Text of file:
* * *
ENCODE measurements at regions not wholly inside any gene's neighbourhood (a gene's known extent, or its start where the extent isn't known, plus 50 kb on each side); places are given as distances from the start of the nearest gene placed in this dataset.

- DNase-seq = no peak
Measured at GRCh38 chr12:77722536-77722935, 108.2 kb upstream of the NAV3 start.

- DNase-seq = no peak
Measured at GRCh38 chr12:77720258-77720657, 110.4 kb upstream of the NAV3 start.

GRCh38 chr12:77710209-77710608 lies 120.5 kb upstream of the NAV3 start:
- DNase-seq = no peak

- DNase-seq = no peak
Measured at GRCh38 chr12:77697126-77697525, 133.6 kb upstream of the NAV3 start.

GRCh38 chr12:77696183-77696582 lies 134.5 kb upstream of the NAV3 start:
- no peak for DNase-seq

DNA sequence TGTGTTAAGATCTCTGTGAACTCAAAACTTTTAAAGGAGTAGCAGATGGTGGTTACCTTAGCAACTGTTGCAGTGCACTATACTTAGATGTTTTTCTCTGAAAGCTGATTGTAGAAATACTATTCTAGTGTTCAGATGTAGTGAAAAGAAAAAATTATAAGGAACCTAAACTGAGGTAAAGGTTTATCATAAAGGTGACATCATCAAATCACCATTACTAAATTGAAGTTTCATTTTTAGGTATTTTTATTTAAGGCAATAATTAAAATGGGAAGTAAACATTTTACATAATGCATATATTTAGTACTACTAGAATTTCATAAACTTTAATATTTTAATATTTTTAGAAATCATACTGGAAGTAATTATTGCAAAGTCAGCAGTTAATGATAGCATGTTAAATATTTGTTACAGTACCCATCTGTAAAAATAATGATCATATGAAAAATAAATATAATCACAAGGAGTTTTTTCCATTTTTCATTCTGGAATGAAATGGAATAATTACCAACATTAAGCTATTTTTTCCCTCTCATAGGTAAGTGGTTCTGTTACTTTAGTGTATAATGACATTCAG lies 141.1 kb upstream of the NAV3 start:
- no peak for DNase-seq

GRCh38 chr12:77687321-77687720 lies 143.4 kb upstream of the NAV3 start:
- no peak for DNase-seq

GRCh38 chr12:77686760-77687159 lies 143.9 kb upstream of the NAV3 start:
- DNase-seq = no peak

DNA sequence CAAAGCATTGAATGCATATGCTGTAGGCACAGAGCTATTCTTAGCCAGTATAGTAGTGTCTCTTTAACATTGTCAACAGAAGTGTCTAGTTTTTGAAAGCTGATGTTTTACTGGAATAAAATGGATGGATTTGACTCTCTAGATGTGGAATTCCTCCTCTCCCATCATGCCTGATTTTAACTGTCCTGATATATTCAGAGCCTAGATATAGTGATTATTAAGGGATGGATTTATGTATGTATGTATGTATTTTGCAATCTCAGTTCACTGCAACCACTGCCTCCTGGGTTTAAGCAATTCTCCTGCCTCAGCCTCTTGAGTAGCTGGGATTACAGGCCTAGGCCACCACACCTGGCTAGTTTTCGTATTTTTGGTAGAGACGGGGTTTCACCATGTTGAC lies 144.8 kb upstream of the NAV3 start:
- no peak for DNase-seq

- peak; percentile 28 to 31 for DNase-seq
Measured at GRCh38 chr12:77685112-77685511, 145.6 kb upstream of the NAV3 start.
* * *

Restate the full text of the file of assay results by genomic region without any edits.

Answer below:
ENCODE measurements at regions not wholly inside any gene's neighbourhood (a gene's known extent, or its start where the extent isn't known, plus 50 kb on each side); places are given as distances from the start of the nearest gene placed in this dataset.

- DNase-seq = no peak
Measured at GRCh38 chr12:77722536-77722935, 108.2 kb upstream of the NAV3 start.

- DNase-seq = no peak
Measured at GRCh38 chr12:77720258-77720657, 110.4 kb upstream of the NAV3 start.

GRCh38 chr12:77710209-77710608 lies 120.5 kb upstream of the NAV3 start:
- DNase-seq = no peak

- DNase-seq = no peak
Measured at GRCh38 chr12:77697126-77697525, 133.6 kb upstream of the NAV3 start.

GRCh38 chr12:77696183-77696582 lies 134.5 kb upstream of the NAV3 start:
- no peak for DNase-seq

DNA sequence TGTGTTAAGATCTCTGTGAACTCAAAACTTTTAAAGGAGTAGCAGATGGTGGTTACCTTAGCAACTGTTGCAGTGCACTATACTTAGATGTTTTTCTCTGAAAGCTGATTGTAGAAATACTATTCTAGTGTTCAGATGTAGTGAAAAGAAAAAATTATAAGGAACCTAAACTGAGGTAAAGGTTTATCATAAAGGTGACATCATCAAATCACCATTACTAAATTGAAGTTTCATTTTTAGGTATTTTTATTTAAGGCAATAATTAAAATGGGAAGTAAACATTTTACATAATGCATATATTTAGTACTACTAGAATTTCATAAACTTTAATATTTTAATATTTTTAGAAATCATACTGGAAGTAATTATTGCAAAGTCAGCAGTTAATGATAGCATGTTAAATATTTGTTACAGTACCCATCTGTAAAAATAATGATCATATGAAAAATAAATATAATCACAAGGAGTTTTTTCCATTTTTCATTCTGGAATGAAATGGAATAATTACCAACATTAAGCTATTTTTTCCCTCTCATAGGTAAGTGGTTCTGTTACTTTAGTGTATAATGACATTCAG lies 141.1 kb upstream of the NAV3 start:
- no peak for DNase-seq

GRCh38 chr12:77687321-77687720 lies 143.4 kb upstream of the NAV3 start:
- no peak for DNase-seq

GRCh38 chr12:77686760-77687159 lies 143.9 kb upstream of the NAV3 start:
- DNase-seq = no peak

DNA sequence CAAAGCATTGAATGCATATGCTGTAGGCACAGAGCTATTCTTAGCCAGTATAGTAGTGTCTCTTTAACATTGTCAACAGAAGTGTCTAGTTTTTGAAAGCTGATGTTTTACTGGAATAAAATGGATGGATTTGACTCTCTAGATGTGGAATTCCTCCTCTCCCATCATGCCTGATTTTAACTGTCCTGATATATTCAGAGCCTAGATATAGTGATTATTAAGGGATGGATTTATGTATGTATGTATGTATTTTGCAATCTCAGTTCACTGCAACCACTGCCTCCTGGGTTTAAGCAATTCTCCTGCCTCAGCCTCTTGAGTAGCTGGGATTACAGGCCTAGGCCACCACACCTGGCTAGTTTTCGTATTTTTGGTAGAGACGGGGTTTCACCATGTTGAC lies 144.8 kb upstream of the NAV3 start:
- no peak for DNase-seq

- peak; percentile 28 to 31 for DNase-seq
Measured at GRCh38 chr12:77685112-77685511, 145.6 kb upstream of the NAV3 start.